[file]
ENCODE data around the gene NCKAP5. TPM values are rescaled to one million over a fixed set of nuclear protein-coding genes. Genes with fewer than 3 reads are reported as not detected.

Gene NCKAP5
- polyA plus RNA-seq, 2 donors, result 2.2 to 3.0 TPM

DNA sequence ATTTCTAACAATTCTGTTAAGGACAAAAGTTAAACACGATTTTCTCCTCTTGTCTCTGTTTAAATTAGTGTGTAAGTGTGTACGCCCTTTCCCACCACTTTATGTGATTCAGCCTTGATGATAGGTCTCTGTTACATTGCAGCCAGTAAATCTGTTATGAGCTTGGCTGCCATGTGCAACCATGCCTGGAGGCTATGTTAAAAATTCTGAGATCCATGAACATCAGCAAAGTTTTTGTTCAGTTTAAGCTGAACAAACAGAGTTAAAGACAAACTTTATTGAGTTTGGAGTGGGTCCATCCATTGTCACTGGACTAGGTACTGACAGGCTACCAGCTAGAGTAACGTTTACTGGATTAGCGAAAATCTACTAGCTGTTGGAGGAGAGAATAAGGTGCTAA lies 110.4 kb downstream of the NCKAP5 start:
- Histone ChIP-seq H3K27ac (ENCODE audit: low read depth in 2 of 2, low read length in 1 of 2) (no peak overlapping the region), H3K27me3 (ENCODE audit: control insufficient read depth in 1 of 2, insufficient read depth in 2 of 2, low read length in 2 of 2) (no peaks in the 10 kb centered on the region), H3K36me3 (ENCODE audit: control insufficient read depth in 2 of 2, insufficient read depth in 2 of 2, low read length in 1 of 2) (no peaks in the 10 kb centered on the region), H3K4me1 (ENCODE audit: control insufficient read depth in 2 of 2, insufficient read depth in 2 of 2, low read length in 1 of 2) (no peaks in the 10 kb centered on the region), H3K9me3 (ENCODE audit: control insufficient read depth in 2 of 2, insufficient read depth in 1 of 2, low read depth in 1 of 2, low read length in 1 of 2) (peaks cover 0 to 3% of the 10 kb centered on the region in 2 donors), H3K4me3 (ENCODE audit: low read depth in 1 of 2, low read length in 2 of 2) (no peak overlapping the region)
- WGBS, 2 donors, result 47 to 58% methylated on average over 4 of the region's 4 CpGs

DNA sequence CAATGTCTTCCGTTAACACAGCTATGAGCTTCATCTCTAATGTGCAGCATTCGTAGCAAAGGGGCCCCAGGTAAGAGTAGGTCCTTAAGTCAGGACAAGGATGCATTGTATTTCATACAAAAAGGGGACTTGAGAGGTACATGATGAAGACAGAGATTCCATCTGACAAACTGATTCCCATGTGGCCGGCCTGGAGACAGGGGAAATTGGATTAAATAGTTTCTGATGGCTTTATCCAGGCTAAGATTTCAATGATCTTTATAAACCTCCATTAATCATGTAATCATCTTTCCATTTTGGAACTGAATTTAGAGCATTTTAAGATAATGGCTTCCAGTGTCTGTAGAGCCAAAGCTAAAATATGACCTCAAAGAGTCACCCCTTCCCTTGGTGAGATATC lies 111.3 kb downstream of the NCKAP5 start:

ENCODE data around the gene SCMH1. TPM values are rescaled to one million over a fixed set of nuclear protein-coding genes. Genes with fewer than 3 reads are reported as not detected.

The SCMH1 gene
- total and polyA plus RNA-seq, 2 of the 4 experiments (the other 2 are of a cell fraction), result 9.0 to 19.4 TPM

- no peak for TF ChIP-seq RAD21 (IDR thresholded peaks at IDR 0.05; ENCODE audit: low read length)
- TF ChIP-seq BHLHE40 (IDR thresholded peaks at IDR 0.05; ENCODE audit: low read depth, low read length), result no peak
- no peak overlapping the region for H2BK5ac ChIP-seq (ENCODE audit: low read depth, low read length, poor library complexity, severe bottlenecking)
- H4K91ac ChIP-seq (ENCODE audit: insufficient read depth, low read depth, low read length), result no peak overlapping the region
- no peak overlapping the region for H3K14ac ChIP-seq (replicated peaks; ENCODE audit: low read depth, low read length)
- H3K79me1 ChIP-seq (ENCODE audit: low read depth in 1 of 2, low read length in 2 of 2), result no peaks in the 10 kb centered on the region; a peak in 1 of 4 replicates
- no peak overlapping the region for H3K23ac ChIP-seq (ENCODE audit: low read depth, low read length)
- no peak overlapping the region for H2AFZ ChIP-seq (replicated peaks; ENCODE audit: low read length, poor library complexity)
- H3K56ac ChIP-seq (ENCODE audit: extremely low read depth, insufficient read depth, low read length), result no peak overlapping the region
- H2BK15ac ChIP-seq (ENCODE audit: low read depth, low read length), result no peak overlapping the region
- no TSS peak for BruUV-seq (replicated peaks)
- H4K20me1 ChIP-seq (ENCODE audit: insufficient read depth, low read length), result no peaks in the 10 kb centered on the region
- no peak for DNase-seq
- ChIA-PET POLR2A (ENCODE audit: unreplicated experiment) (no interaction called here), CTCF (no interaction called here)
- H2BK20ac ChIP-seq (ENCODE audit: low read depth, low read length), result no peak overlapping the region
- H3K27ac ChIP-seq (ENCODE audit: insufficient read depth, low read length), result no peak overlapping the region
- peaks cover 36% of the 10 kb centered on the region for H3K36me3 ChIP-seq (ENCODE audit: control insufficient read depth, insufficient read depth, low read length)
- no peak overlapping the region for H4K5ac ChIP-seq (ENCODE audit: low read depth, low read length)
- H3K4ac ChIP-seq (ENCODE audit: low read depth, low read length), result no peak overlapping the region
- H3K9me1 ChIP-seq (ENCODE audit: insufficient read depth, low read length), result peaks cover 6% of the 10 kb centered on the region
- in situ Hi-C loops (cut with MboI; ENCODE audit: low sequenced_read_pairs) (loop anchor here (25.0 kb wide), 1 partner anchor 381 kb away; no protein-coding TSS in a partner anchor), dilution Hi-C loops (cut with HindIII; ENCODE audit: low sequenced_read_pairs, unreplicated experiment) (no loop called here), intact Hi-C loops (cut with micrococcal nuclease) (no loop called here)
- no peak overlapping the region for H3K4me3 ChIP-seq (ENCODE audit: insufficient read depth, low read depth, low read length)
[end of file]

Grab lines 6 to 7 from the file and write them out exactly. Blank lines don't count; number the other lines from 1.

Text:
- WGBS, 2 donors, result 47 to 58% methylated on average over 4 of the region's 4 CpGs

DNA sequence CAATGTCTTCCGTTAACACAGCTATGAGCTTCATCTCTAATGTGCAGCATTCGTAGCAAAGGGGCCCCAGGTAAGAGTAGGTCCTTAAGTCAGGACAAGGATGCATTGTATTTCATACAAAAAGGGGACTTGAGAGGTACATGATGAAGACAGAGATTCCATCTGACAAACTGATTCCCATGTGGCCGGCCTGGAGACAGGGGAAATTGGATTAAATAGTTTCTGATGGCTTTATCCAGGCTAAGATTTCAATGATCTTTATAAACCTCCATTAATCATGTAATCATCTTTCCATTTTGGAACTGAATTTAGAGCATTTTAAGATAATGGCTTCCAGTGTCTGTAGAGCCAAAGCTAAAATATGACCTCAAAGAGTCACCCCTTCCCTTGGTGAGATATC lies 111.3 kb downstream of the NCKAP5 start: